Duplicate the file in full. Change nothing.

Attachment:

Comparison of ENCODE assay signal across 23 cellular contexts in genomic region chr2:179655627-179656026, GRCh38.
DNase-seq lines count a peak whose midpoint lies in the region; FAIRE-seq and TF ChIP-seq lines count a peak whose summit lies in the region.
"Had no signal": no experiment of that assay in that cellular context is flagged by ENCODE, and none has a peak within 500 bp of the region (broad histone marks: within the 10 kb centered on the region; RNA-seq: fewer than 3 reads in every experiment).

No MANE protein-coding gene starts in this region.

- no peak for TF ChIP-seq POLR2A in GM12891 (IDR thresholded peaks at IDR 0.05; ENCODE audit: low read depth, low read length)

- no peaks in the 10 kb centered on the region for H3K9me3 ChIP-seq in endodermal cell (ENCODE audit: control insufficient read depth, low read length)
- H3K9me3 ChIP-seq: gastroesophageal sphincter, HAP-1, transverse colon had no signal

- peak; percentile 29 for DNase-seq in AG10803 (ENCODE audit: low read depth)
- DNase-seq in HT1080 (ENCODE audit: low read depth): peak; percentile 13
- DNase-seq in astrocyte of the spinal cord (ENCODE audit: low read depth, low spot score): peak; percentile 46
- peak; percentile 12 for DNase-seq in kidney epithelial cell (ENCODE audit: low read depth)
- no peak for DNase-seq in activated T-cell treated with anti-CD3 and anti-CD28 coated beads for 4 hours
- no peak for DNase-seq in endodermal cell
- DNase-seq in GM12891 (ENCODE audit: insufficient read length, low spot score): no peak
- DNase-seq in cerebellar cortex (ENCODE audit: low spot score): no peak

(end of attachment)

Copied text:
Comparison of ENCODE assay signal across 23 cellular contexts in genomic region chr2:179655627-179656026, GRCh38.
DNase-seq lines count a peak whose midpoint lies in the region; FAIRE-seq and TF ChIP-seq lines count a peak whose summit lies in the region.
"Had no signal": no experiment of that assay in that cellular context is flagged by ENCODE, and none has a peak within 500 bp of the region (broad histone marks: within the 10 kb centered on the region; RNA-seq: fewer than 3 reads in every experiment).

No MANE protein-coding gene starts in this region.

- no peak for TF ChIP-seq POLR2A in GM12891 (IDR thresholded peaks at IDR 0.05; ENCODE audit: low read depth, low read length)

- no peaks in the 10 kb centered on the region for H3K9me3 ChIP-seq in endodermal cell (ENCODE audit: control insufficient read depth, low read length)
- H3K9me3 ChIP-seq: gastroesophageal sphincter, HAP-1, transverse colon had no signal

- peak; percentile 29 for DNase-seq in AG10803 (ENCODE audit: low read depth)
- DNase-seq in HT1080 (ENCODE audit: low read depth): peak; percentile 13
- DNase-seq in astrocyte of the spinal cord (ENCODE audit: low read depth, low spot score): peak; percentile 46
- peak; percentile 12 for DNase-seq in kidney epithelial cell (ENCODE audit: low read depth)
- no peak for DNase-seq in activated T-cell treated with anti-CD3 and anti-CD28 coated beads for 4 hours
- no peak for DNase-seq in endodermal cell
- DNase-seq in GM12891 (ENCODE audit: insufficient read length, low spot score): no peak
- DNase-seq in cerebellar cortex (ENCODE audit: low spot score): no peak